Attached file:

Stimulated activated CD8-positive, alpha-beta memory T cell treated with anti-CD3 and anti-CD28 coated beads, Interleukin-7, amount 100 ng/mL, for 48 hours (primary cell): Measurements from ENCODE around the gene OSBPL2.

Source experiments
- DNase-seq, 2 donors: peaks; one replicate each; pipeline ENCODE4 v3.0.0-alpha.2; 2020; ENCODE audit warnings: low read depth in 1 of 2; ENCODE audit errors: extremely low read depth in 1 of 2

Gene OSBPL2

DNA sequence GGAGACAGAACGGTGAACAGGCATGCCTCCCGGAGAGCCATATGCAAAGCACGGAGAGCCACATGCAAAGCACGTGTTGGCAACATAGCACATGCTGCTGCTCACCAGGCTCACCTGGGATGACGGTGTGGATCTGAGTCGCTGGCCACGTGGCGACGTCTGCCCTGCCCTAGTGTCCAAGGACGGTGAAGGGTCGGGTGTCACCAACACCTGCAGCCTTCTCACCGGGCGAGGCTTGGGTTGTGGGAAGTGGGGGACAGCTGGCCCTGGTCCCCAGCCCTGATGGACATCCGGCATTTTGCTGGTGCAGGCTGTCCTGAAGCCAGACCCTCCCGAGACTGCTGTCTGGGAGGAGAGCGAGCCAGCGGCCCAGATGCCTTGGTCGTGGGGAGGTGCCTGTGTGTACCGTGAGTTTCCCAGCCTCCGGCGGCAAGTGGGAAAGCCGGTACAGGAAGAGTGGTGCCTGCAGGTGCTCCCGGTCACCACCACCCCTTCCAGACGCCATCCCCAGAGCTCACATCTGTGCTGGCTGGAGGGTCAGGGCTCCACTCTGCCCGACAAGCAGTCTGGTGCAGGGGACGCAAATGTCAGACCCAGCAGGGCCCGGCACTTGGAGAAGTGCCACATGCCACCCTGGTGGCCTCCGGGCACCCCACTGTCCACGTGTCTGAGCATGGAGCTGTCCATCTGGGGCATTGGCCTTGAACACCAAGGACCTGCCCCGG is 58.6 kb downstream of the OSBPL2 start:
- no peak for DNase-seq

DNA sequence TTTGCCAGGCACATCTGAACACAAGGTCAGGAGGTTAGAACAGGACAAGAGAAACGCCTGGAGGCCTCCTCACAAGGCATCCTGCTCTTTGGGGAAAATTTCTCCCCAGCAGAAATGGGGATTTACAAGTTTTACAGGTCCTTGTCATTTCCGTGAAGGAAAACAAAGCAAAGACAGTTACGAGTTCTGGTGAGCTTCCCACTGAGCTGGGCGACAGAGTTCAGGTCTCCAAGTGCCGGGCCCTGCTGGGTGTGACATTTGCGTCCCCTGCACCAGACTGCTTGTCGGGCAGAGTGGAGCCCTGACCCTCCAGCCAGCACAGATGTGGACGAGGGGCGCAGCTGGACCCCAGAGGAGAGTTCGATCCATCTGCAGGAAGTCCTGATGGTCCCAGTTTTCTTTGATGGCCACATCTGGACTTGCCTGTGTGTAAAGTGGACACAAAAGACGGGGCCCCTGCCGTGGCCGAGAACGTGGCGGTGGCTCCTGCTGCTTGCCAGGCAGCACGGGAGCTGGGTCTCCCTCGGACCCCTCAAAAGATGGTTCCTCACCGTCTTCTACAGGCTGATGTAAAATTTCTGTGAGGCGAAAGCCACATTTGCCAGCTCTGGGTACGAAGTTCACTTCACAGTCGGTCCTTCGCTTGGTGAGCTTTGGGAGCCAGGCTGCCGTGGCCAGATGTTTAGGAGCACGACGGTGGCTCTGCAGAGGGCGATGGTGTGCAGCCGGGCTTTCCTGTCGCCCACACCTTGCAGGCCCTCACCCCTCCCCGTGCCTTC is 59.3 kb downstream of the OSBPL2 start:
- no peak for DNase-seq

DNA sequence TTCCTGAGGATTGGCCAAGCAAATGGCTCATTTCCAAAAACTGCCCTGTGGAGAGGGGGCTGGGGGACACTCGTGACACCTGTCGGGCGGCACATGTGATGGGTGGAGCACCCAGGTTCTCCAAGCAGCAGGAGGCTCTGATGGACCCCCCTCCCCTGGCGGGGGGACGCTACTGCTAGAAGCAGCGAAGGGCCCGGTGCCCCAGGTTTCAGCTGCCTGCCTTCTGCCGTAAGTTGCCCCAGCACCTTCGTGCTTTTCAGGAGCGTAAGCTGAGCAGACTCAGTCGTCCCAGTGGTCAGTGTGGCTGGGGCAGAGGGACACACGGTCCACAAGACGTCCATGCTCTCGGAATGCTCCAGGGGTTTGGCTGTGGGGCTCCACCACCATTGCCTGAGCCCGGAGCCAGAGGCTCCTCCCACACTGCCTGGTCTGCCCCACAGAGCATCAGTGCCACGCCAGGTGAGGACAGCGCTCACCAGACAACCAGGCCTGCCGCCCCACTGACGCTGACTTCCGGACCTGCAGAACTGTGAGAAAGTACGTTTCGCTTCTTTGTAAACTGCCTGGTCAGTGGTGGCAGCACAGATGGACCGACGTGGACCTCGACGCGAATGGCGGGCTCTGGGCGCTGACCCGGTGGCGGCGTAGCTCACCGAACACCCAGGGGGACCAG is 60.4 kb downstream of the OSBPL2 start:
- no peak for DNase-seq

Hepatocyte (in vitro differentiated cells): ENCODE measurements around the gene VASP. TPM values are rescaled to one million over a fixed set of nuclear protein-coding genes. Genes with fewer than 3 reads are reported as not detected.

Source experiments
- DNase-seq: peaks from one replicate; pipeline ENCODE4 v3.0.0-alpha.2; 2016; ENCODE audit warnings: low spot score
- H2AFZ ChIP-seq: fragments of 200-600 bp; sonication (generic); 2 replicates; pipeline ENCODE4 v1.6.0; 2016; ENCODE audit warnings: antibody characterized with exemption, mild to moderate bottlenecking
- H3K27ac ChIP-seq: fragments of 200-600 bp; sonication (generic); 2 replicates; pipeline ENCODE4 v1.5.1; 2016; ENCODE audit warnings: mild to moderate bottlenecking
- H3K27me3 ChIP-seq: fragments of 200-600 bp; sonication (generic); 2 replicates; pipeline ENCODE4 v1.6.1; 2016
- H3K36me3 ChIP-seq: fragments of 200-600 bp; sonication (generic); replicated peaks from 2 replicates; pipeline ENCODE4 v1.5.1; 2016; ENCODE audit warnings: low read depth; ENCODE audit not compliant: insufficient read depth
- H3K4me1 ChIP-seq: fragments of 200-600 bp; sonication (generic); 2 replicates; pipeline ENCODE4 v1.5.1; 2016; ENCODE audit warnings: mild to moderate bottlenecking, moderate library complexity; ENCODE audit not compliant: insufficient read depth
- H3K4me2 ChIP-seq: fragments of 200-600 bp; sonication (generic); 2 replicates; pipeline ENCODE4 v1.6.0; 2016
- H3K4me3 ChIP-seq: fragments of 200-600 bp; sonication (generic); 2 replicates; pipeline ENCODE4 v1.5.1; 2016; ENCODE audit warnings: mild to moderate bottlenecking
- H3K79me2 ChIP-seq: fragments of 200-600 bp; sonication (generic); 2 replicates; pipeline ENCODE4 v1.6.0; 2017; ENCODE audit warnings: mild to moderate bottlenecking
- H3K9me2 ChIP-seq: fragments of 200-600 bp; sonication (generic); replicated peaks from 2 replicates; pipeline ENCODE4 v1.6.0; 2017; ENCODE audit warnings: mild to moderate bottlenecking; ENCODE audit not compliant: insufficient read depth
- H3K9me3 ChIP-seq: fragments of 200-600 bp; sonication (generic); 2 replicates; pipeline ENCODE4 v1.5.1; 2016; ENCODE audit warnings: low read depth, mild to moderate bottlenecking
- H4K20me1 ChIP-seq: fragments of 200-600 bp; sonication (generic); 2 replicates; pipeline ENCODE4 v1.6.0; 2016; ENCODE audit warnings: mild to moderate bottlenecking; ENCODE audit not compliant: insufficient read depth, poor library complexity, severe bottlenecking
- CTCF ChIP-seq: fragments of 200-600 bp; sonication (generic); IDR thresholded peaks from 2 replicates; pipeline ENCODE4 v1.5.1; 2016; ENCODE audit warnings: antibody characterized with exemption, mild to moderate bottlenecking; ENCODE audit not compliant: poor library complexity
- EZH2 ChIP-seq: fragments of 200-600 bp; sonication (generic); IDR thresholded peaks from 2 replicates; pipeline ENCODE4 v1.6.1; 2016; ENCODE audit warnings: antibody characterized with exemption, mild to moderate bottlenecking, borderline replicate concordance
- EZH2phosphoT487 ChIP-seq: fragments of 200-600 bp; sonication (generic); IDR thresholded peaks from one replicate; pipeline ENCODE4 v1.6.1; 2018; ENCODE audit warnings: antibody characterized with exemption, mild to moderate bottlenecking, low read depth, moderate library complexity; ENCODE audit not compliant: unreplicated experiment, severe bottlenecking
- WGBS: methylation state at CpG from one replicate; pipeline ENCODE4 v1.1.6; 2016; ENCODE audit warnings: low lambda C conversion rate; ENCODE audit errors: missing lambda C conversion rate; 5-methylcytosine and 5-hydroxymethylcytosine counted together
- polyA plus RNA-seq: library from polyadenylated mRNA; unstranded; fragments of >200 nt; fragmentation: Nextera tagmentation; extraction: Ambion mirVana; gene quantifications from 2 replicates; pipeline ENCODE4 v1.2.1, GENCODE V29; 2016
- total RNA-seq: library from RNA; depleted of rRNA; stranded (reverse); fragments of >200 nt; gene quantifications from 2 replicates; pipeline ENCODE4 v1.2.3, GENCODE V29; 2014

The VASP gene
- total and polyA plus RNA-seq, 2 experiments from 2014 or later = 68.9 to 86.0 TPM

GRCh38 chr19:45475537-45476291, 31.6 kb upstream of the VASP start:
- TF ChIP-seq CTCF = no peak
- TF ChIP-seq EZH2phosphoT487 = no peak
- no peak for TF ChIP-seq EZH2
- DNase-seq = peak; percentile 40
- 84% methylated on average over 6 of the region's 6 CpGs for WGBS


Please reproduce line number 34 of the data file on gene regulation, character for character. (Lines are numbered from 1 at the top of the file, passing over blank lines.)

- TF ChIP-seq CTCF = no peak